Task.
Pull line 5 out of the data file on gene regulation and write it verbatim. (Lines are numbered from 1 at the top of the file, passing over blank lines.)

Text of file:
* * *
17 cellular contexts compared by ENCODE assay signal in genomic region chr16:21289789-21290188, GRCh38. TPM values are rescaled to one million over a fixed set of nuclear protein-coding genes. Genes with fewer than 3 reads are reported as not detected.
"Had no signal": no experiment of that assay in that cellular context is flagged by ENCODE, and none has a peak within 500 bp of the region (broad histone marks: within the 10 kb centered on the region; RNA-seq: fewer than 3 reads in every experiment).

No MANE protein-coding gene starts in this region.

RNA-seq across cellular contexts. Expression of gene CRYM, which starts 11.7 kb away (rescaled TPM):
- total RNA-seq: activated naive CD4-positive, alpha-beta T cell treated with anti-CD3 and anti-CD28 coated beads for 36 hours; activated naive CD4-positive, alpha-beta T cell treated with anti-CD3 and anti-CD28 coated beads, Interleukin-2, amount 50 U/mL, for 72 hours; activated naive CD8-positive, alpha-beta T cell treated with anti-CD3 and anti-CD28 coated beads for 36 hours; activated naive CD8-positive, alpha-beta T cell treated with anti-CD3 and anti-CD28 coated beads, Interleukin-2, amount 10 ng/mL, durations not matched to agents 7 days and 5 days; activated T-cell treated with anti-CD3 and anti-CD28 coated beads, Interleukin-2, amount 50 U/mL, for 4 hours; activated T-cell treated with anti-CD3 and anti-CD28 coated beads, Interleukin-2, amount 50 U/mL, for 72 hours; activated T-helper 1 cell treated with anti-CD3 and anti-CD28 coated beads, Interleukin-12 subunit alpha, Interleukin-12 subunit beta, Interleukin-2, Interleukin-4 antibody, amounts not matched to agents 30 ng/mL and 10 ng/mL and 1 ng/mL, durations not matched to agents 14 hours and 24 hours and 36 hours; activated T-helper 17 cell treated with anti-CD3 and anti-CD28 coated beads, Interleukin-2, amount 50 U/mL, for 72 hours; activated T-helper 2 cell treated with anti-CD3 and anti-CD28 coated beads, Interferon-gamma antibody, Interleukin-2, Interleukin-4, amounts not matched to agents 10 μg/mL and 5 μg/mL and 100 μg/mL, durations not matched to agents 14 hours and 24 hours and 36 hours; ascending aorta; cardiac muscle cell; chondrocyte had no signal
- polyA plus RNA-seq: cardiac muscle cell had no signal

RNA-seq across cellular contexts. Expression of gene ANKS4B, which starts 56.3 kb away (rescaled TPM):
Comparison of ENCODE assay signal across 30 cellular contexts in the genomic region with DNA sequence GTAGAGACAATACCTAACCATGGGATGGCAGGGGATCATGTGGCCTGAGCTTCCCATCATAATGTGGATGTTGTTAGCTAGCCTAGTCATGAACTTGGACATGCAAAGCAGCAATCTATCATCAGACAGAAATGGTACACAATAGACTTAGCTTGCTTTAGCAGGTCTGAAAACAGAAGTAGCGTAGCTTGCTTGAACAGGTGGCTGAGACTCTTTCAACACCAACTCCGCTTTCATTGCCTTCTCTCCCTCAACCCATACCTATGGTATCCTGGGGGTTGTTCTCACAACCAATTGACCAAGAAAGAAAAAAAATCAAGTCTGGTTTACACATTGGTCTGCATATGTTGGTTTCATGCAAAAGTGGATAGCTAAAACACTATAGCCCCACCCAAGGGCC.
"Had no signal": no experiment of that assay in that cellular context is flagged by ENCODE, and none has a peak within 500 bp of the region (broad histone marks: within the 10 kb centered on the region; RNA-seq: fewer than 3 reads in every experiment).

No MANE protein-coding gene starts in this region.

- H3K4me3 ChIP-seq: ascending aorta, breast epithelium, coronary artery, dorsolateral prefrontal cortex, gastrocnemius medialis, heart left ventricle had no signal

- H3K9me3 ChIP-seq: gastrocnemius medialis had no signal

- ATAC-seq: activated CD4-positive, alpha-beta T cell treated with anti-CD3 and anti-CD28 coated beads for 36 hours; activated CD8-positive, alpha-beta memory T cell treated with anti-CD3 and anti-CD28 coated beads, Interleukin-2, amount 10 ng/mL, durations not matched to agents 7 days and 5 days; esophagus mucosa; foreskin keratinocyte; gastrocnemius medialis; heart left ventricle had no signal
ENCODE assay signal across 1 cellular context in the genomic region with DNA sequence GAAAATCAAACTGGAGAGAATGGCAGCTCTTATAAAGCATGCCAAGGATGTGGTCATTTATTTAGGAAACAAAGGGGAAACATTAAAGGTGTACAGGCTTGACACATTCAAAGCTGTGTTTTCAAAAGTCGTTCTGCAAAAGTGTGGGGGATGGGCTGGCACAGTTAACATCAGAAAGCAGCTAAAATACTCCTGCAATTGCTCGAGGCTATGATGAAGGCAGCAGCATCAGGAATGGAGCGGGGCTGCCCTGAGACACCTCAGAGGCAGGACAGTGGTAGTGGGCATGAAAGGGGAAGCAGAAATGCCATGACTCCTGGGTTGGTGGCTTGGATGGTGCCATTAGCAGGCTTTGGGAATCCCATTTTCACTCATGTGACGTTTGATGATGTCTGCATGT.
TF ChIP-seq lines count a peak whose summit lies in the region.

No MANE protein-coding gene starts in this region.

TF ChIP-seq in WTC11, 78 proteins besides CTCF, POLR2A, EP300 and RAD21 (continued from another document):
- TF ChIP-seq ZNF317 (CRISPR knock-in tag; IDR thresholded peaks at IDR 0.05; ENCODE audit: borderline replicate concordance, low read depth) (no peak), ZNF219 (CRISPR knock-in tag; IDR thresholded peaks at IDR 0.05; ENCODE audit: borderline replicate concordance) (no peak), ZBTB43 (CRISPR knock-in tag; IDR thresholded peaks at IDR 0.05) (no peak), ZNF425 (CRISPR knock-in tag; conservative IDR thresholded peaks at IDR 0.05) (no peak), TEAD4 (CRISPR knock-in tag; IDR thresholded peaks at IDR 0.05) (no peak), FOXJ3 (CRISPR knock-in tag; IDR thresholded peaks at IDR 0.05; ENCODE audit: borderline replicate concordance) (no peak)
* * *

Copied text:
- total RNA-seq: activated naive CD4-positive, alpha-beta T cell treated with anti-CD3 and anti-CD28 coated beads for 36 hours; activated naive CD4-positive, alpha-beta T cell treated with anti-CD3 and anti-CD28 coated beads, Interleukin-2, amount 50 U/mL, for 72 hours; activated naive CD8-positive, alpha-beta T cell treated with anti-CD3 and anti-CD28 coated beads for 36 hours; activated naive CD8-positive, alpha-beta T cell treated with anti-CD3 and anti-CD28 coated beads, Interleukin-2, amount 10 ng/mL, durations not matched to agents 7 days and 5 days; activated T-cell treated with anti-CD3 and anti-CD28 coated beads, Interleukin-2, amount 50 U/mL, for 4 hours; activated T-cell treated with anti-CD3 and anti-CD28 coated beads, Interleukin-2, amount 50 U/mL, for 72 hours; activated T-helper 1 cell treated with anti-CD3 and anti-CD28 coated beads, Interleukin-12 subunit alpha, Interleukin-12 subunit beta, Interleukin-2, Interleukin-4 antibody, amounts not matched to agents 30 ng/mL and 10 ng/mL and 1 ng/mL, durations not matched to agents 14 hours and 24 hours and 36 hours; activated T-helper 17 cell treated with anti-CD3 and anti-CD28 coated beads, Interleukin-2, amount 50 U/mL, for 72 hours; activated T-helper 2 cell treated with anti-CD3 and anti-CD28 coated beads, Interferon-gamma antibody, Interleukin-2, Interleukin-4, amounts not matched to agents 10 μg/mL and 5 μg/mL and 100 μg/mL, durations not matched to agents 14 hours and 24 hours and 36 hours; ascending aorta; cardiac muscle cell; chondrocyte had no signal